Castleford’s Daryl Powell: winning league bigger then Grand Final victory

November 16, 2019 | |Post a Comment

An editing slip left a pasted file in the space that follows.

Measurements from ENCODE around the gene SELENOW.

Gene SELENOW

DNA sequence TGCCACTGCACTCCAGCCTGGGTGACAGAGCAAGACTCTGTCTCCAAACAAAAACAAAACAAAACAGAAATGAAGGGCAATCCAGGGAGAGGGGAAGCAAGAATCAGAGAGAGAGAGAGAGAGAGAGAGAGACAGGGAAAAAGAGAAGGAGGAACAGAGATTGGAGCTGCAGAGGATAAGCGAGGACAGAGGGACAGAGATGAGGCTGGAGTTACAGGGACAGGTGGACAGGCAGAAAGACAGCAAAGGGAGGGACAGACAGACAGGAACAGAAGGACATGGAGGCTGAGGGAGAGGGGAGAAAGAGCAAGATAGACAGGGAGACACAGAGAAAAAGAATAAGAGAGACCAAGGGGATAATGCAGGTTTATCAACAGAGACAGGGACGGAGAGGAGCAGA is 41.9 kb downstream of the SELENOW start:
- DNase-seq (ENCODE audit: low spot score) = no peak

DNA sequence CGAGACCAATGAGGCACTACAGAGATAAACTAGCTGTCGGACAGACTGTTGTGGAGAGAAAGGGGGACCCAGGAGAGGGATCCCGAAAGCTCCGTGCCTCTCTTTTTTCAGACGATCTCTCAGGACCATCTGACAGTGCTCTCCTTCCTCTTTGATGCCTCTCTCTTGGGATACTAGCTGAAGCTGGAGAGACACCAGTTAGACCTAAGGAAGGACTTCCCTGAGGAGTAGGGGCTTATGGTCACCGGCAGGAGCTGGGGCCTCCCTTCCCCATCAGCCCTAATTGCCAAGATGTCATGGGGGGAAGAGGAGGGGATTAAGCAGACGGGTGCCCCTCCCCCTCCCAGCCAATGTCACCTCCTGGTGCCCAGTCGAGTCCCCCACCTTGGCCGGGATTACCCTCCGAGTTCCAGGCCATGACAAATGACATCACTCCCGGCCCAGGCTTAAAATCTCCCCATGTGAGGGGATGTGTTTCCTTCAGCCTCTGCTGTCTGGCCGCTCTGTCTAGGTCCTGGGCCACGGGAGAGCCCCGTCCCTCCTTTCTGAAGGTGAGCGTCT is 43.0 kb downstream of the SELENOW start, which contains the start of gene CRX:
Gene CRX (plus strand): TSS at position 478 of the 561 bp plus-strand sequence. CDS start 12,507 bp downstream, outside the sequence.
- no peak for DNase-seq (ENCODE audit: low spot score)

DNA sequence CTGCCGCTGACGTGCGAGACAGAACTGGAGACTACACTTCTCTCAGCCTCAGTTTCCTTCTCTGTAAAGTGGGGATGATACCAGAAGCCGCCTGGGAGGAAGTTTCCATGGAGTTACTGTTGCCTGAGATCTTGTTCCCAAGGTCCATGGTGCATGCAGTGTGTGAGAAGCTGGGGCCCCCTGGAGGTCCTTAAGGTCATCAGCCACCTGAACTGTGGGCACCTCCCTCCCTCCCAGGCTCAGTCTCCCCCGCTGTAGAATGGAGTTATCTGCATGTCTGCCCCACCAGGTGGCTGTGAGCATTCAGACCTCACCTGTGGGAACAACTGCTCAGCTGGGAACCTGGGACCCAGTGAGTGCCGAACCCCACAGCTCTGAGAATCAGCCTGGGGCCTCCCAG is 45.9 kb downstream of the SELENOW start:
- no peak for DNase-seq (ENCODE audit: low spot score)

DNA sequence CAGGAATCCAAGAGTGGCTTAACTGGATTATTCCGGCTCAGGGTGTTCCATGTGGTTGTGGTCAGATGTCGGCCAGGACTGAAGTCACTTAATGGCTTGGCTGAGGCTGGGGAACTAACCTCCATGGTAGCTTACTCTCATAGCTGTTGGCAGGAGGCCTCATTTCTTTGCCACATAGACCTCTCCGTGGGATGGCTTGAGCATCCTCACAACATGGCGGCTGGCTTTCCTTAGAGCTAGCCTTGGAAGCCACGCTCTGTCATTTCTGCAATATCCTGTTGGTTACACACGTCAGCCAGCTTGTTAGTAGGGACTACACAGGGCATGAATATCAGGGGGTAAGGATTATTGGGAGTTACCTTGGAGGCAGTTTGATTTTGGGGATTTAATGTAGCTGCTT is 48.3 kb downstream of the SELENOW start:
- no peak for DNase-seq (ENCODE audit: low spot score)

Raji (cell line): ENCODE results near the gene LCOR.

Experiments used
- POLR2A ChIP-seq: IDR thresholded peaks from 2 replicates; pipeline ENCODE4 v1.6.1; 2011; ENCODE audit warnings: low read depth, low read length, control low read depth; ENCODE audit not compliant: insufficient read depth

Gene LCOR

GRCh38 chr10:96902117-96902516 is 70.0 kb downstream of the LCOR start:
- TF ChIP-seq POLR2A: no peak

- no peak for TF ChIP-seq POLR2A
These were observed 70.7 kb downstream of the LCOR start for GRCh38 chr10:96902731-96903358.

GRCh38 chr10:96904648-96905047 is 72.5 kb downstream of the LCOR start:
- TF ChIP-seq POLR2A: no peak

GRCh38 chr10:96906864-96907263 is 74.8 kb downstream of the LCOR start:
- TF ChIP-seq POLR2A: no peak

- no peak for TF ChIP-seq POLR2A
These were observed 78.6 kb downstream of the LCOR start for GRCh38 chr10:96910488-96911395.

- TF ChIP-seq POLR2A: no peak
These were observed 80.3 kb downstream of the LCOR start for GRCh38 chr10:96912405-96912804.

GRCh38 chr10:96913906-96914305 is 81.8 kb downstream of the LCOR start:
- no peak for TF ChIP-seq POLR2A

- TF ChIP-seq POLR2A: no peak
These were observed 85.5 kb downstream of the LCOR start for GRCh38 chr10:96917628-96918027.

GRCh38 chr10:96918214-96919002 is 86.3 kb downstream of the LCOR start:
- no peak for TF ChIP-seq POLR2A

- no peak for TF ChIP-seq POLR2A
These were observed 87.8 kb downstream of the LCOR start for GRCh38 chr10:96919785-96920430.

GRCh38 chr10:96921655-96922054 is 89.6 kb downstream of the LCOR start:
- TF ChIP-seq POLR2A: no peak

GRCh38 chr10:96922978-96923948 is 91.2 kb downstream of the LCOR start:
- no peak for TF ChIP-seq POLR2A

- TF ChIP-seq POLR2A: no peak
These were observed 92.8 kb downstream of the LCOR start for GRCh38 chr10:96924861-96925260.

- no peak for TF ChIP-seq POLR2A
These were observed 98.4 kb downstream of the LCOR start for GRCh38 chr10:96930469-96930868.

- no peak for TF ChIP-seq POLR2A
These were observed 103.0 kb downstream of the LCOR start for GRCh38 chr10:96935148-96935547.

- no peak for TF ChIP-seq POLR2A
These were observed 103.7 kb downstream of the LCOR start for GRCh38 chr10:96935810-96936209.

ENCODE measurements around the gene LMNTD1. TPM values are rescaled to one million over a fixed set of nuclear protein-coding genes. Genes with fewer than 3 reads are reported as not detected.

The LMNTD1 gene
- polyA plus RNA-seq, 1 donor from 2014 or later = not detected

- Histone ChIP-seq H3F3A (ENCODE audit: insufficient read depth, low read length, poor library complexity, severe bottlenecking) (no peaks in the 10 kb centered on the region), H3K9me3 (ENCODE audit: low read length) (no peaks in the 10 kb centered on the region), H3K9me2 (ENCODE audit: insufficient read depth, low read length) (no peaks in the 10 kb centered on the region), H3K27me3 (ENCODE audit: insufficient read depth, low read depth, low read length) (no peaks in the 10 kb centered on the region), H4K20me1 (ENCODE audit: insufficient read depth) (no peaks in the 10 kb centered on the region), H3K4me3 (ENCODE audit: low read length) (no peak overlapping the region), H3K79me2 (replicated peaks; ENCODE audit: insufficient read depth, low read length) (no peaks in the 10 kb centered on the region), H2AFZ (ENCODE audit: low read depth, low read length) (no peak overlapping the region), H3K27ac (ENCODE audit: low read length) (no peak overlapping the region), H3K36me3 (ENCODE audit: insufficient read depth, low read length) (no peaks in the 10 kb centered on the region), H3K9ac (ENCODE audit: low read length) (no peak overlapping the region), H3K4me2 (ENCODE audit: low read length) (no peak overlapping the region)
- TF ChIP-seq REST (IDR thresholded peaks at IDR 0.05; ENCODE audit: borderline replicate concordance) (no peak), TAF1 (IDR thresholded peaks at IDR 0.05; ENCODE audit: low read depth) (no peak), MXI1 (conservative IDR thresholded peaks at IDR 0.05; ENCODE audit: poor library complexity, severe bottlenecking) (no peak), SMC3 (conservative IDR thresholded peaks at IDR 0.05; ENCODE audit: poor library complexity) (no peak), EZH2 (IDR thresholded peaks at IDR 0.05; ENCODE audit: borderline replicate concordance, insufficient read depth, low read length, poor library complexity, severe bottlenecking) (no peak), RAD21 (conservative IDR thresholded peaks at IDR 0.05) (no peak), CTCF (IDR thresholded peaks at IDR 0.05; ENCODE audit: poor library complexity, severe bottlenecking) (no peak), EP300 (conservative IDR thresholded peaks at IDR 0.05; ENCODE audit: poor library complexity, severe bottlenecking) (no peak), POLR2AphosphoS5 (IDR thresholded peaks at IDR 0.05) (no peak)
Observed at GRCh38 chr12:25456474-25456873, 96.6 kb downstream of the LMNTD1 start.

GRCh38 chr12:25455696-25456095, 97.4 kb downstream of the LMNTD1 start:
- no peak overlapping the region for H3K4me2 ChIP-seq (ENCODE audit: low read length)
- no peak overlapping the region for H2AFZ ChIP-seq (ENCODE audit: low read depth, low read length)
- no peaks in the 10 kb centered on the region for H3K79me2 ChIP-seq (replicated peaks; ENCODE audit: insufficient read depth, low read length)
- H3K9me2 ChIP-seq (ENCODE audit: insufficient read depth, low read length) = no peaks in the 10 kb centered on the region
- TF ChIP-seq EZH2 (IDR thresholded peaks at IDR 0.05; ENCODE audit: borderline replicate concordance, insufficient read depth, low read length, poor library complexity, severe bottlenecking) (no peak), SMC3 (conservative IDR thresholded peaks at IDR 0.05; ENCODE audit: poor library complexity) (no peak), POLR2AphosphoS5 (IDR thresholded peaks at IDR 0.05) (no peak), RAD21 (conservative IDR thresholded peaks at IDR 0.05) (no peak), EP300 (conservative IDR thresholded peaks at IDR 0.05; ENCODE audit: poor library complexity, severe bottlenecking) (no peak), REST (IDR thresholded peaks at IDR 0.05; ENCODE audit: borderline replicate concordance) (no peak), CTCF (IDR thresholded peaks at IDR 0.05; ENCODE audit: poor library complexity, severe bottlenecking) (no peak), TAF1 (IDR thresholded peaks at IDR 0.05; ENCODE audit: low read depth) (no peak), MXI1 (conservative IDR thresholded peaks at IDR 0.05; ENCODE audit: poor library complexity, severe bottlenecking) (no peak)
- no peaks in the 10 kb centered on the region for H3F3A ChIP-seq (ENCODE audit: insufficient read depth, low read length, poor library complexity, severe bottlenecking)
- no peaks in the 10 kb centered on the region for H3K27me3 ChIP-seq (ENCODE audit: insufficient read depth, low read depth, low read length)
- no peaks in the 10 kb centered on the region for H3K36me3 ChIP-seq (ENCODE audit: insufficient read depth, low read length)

first_img Support The Guardian Topics Nick Tedeschi Share on Twitter Castleford “For me, it’s the biggest prize without a doubt,” Powell said. “Winning the championship and finishing top is the truest test of being consistent over a whole season in my opinion.“Warrington [last year’s League Leaders’ Shield winners] were the best team last year, regardless of what happened in the Challenge Cup and the Grand Final [they lost both finals] – they were the best team and they finished top to prove it.“There’s now more prize money being given to it and I agree with [the Leeds chief executive] Gary Hetherington. When we first started with the Grand Final concept in 1998, a lot had to be put that way in terms of building it up – but for me, the best team finishes top. Although of course, we want to win both.”Powell, a former Great Britain international and now widely-regarded as one of the best coaches in the world, also insists helping Castleford to a first-ever first-placed finish would rank as his greatest achievement in the sport.“There’s little doubting it would be right at the top,” he said. “There have been so many people who have been on this journey with us and to get this club to being the number one side in Super League – which is what we will be if we win this – would have to make it the biggest.”Powell has transformed Castleford from relegation candidates upon his arrival in 2012 to the undoubted favourites to win the Super League title at Old Trafford come October: but he dismissed any talk of their first piece of major silverware in over 30 years this weekend being the pinnacle of his side’s evolution.“I’ve made the point to people so many times that this is a long-term journey we are on,” he said. “We’re on a mission to be an outstanding team in this sport for a number of years; we’ve been building and in recent years we’ve finished fourth and fifth, but now, with this squad, we’ve got a real opportunity to go on and do something special.”Confirmation of top spot on Thursday night would bring with it £100,000 in prize money and, perhaps more importantly, a place in next year’s World Club Series. The Super League boss, Roger Draper, confirmed last month that a two-game series between Super League and the NRL’s leading sides is “more or less” in place. Share on Messenger Since you’re here… The Castleford coach, Daryl Powell, has insisted the League Leaders’ Shield is the biggest prize available in rugby league as his side close in on winning it for the first time.Castleford have never finished top of rugby league’s first division in their 91-year history, a record they will lay to rest on Thursday night should they avoid defeat against local rivals Wakefield.The general belief in Super League is that the competition’s season-ending showpiece, the Grand Final, is the biggest accolade: but Powell, who played in the first-ever Old Trafford final in 1998 for Leeds, disagrees. news UK Sport Super League XXII Share on Facebook Super League Share via Email Read more Reuse this content Clash of the Titans: Jarryd Hayne and Neil Henry on collision course from outset Share on LinkedIn Share on Pinterest Share on WhatsApp Rugby league … we have a small favour to ask. More people, like you, are reading and supporting the Guardian’s independent, investigative journalism than ever before. And unlike many news organisations, we made the choice to keep our reporting open for all, regardless of where they live or what they can afford to pay.The Guardian will engage with the most critical issues of our time – from the escalating climate catastrophe to widespread inequality to the influence of big tech on our lives. At a time when factual information is a necessity, we believe that each of us, around the world, deserves access to accurate reporting with integrity at its heart.Our editorial independence means we set our own agenda and voice our own opinions. Guardian journalism is free from commercial and political bias and not influenced by billionaire owners or shareholders. This means we can give a voice to those less heard, explore where others turn away, and rigorously challenge those in power.We hope you will consider supporting us today. We need your support to keep delivering quality journalism that’s open and independent. Every reader contribution, however big or small, is so valuable. Support The Guardian from as little as $1 – and it only takes a minute. Thank you.last_img



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